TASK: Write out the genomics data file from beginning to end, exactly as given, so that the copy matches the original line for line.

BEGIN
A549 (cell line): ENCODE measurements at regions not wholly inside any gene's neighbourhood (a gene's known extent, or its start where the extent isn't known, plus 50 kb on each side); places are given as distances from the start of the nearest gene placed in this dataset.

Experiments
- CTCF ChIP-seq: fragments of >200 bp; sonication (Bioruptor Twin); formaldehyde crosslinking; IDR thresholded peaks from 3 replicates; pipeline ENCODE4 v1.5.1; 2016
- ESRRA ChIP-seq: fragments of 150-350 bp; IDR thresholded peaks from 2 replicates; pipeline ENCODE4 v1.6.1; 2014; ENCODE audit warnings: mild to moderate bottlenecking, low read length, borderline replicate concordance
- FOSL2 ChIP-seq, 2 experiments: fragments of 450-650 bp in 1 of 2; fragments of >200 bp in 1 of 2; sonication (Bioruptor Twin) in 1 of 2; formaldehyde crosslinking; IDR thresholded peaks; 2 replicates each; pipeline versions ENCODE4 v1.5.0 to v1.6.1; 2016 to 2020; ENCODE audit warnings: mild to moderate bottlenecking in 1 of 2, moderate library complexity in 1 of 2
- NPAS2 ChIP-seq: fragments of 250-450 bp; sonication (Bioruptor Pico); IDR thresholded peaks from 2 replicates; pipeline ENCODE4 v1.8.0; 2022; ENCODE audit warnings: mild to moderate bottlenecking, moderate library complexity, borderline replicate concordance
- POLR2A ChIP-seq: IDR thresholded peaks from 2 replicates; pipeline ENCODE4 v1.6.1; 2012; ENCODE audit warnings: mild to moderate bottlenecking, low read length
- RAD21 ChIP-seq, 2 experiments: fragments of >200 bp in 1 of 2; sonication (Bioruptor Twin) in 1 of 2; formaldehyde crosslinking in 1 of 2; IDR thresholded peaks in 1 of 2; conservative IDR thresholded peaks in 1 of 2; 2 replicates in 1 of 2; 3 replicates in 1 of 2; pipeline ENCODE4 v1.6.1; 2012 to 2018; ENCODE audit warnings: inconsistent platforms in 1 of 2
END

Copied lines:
A549 (cell line): ENCODE measurements at regions not wholly inside any gene's neighbourhood (a gene's known extent, or its start where the extent isn't known, plus 50 kb on each side); places are given as distances from the start of the nearest gene placed in this dataset.

Experiments
- CTCF ChIP-seq: fragments of >200 bp; sonication (Bioruptor Twin); formaldehyde crosslinking; IDR thresholded peaks from 3 replicates; pipeline ENCODE4 v1.5.1; 2016
- ESRRA ChIP-seq: fragments of 150-350 bp; IDR thresholded peaks from 2 replicates; pipeline ENCODE4 v1.6.1; 2014; ENCODE audit warnings: mild to moderate bottlenecking, low read length, borderline replicate concordance
- FOSL2 ChIP-seq, 2 experiments: fragments of 450-650 bp in 1 of 2; fragments of >200 bp in 1 of 2; sonication (Bioruptor Twin) in 1 of 2; formaldehyde crosslinking; IDR thresholded peaks; 2 replicates each; pipeline versions ENCODE4 v1.5.0 to v1.6.1; 2016 to 2020; ENCODE audit warnings: mild to moderate bottlenecking in 1 of 2, moderate library complexity in 1 of 2
- NPAS2 ChIP-seq: fragments of 250-450 bp; sonication (Bioruptor Pico); IDR thresholded peaks from 2 replicates; pipeline ENCODE4 v1.8.0; 2022; ENCODE audit warnings: mild to moderate bottlenecking, moderate library complexity, borderline replicate concordance
- POLR2A ChIP-seq: IDR thresholded peaks from 2 replicates; pipeline ENCODE4 v1.6.1; 2012; ENCODE audit warnings: mild to moderate bottlenecking, low read length
- RAD21 ChIP-seq, 2 experiments: fragments of >200 bp in 1 of 2; sonication (Bioruptor Twin) in 1 of 2; formaldehyde crosslinking in 1 of 2; IDR thresholded peaks in 1 of 2; conservative IDR thresholded peaks in 1 of 2; 2 replicates in 1 of 2; 3 replicates in 1 of 2; pipeline ENCODE4 v1.6.1; 2012 to 2018; ENCODE audit warnings: inconsistent platforms in 1 of 2